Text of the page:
Tom Carlson figures he must have taken over for old Billy Hayes about a year or so after John Lennon died.
You’ll have to excuse Carlson if he doesn’t have an exact date for you. He’s not really a numbers man. He’s more a man of letters. Lots of them.
Carlson has been a Lawrence mail carrier for 37 years, with about the last 30 years spent delivering the mail in West Hills and the other smaller neighborhoods just west of Kansas University’s campus.
As for John Lennon, Carlson just remembers he was going to a Lennon concert on the day Billy Hayes was going to have a tumor removed. About a year or so after that, the route became available, which is saying something since Hayes had been the only mailman the neighborhood had known for at least three decades.
In case you are trying to do that math, let me save you some time. That’s two mailmen for one neighborhood for a long time. Just how long is up for debate. One postal official told me he thought the neighborhood had only had two mailmen since World War II. Carlson thinks it's more likely it has been two since the Korean War.
But who knows? Carlson really isn’t a numbers man. At first glance, he’s not much of a spoken word man either — at least not with a man like me who writes down what people say for a living.
There are signs, though, that once he throws that mailbag over his shoulder he becomes one affable fellow. In fact, one such sign is carved in stone.
“There isn’t anybody up here who doesn’t think he is top notch,” said Barb Bishop, who has lived in the neighborhood near the campus since 1979.
In fact, Bishop and her husband, Ken, thought so highly of Carlson they had one of the limestone pavers leading to the mail slot on their house carved in honor of Carlson: “1st Class Postman Tom.”
“He had to put up with so much mud when we were rebuilding the walk, and he always did it with a smile,” she said.
The timing is coincidental, but Carlson hung up his postbag for good — retired — last week, just a few days before the Postal Service announced its plans to discontinue Saturday mail delivery.
Such a change — especially when the Postal Service cites dire financial conditions — has lots of people wondering what is to come of one of the country’s oldest traditions: the mailman (or mail carrier in this age.)
“I don’t know,” Carlson, or Tommy, as he’s known in the neighborhood, says. “I know I wouldn’t want to be working there if I had to do it another 37 years.”
That’s too bad because there are some pretty good benefits that come with a job that lets you walk through a neighborhood day after day. If you really want to know a place, try walking it almost daily for 29 years.
“I’ve seen a lot of kids grow up over the years,” Carlson said. “There are quite a few people who are there now who were there when I first started. It is a neat neighborhood. There are a lot of people who are just there forever.”
And Carlson had a simple policy for interacting with them.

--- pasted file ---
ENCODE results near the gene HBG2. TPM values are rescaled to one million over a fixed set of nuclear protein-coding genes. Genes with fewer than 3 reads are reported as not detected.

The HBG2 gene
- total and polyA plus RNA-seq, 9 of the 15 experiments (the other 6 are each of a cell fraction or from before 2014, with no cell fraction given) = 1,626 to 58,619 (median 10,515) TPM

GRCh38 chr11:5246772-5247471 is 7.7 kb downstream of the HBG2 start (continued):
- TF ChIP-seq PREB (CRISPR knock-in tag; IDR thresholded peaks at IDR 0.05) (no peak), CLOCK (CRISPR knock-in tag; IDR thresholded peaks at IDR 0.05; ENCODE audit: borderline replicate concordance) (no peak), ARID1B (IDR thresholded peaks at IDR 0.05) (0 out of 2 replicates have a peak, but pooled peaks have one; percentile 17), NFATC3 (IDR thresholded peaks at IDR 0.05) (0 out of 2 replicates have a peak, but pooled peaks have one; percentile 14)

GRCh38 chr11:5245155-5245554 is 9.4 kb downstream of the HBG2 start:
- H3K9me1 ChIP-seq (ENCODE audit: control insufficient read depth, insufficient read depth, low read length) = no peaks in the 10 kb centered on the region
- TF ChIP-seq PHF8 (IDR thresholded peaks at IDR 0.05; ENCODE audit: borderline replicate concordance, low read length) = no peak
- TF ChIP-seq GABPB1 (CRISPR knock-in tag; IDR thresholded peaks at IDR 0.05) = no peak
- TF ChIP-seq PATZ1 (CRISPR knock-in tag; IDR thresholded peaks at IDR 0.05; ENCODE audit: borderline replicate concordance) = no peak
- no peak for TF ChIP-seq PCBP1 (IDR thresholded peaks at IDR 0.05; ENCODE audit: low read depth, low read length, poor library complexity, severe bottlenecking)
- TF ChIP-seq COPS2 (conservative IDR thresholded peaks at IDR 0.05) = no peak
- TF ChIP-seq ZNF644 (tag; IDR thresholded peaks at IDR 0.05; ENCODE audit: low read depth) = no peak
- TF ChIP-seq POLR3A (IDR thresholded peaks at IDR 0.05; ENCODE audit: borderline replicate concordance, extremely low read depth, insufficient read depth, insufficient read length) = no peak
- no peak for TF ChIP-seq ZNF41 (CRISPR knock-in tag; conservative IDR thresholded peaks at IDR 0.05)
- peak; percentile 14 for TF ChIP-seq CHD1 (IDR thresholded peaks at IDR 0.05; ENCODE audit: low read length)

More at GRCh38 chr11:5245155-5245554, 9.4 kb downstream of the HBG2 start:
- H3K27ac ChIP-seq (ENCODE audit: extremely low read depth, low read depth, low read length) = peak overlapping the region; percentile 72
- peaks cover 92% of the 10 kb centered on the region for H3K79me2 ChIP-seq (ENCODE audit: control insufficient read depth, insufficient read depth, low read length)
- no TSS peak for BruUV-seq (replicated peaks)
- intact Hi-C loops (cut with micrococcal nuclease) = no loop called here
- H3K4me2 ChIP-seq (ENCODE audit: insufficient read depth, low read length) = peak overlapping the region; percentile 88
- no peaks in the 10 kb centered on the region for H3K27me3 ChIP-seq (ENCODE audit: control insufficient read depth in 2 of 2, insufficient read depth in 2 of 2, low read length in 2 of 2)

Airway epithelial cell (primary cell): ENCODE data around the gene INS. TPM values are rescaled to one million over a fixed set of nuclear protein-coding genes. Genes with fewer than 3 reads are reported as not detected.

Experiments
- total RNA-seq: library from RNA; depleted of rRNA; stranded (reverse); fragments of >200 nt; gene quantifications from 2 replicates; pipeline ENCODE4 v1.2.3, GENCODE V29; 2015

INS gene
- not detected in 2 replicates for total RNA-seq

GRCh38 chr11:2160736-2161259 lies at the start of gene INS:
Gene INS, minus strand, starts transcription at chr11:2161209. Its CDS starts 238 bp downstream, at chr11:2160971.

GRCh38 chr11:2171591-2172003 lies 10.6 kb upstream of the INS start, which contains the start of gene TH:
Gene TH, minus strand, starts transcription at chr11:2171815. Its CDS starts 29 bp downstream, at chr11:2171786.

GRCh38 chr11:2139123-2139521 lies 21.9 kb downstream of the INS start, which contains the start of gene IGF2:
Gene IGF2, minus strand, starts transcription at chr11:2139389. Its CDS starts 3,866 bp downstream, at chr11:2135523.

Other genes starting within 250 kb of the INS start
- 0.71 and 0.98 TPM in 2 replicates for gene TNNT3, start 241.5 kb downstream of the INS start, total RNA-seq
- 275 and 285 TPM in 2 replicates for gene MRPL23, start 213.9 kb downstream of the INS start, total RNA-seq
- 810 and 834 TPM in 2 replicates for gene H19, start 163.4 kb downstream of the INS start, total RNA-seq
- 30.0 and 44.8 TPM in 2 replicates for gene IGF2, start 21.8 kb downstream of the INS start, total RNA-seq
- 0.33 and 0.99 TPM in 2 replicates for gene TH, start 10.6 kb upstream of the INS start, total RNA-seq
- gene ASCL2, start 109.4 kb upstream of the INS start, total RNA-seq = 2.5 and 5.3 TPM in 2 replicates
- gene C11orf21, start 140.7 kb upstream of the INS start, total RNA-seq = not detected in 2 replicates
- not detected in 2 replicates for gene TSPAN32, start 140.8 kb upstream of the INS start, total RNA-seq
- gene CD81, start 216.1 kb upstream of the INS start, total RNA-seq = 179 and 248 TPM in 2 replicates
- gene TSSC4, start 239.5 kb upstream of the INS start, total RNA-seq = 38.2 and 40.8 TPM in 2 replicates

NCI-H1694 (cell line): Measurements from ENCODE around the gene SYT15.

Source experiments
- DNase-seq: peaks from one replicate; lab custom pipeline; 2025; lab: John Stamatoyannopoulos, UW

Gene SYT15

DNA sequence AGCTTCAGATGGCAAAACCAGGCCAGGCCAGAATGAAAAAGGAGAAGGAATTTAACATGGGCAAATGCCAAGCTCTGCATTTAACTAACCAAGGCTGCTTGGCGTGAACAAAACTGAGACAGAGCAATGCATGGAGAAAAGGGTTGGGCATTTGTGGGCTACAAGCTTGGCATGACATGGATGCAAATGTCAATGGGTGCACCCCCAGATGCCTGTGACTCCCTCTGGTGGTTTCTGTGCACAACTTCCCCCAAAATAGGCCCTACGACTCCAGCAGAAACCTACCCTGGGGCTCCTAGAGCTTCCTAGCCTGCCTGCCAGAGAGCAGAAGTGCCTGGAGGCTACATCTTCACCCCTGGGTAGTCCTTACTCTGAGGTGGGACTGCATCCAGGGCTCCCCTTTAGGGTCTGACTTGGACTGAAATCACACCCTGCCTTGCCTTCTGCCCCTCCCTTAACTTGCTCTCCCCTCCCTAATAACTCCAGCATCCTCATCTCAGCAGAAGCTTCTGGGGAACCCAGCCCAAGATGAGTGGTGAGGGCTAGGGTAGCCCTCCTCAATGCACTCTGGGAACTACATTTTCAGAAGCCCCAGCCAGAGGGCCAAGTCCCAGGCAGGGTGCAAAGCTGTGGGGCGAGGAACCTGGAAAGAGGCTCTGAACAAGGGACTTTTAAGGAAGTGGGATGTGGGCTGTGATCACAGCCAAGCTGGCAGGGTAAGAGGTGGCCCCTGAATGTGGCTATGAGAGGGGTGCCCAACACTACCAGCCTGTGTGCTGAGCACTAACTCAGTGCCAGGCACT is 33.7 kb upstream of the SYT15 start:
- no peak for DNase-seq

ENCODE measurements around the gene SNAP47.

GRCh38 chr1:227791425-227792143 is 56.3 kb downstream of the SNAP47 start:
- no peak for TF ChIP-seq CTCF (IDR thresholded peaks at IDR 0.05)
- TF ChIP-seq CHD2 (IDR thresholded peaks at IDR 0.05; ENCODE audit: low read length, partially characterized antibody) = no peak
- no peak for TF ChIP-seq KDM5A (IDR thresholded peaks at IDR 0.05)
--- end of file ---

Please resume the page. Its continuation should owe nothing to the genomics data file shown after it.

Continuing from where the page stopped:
“If they were out, we would talk,” Carlson said.
The neighborhood — Carlson delivered in the area generally west of campus, east of Iowa, south of Oxford and north of Crescent — still lends itself for a bit of old-fashioned conversation. Most of the houses still have mail slots near their front doors, rather than the mailboxes by the road — or worse yet, the large, industrial-looking multihouse boxes that pop up in new subdivisions like dandelions.
With the interaction came neighborly kindness, even if Carlson wasn’t officially a neighbor.
“There were some candies given at Christmas,” said Carlson, who surely had no problem walking off those calories. (He went through a pair of shoes about every six months, he said.) “Don Fambrough’s wife would make me a pecan pie every Christmas.”
Good pie and good times. Not every mailman is so lucky. It is no secret that mail volume started to decline in the 1990s as the Internet took off. Magazines, birthday cards, and in some ways most importantly, Social Security checks are less likely to arrive in the mail these days.
“People aren’t waiting for you by the door at the first of the month like they used to,” Carlson said.
But in a way, time perhaps moved a touch slower in this Lawrence neighborhood that is home to lots of professors, lawyers, bankers and other old-world types. Maybe that is why Carlson never moved to another route, although he certainly had the seniority to do so.
Maybe the next carrier will feel the same way too, but who knows?
“I’m just hoping whoever gets it enjoys it as much as I did,” Carlson said.
Residents of the neighborhood are hoping too. Bishop said a daily interaction with a friendly mail carrier is a nice slice of life in a neighborhood. But she’s not necessarily counting on having another Tommy.
In fact, you remember that stone she had carved with his name? Bishop had the stone mason — a friend of Carlson’s — take it to his retirement party last weekend. She wanted to make a delivery to the mailman for once.
Carlson was appreciative. “But I thought they should have just flipped it over and put the next person’s name on it,” he said.
That’s a nice thought. It would be nice to think that the days of carving a mailman’s name in stone aren’t behind us.
— Each Sunday, Lawhorn’s Lawrence focuses on the people, places or past of Lawrence and the surrounding area. If you have a story idea, send it to Chad at firstname.lastname@example.org.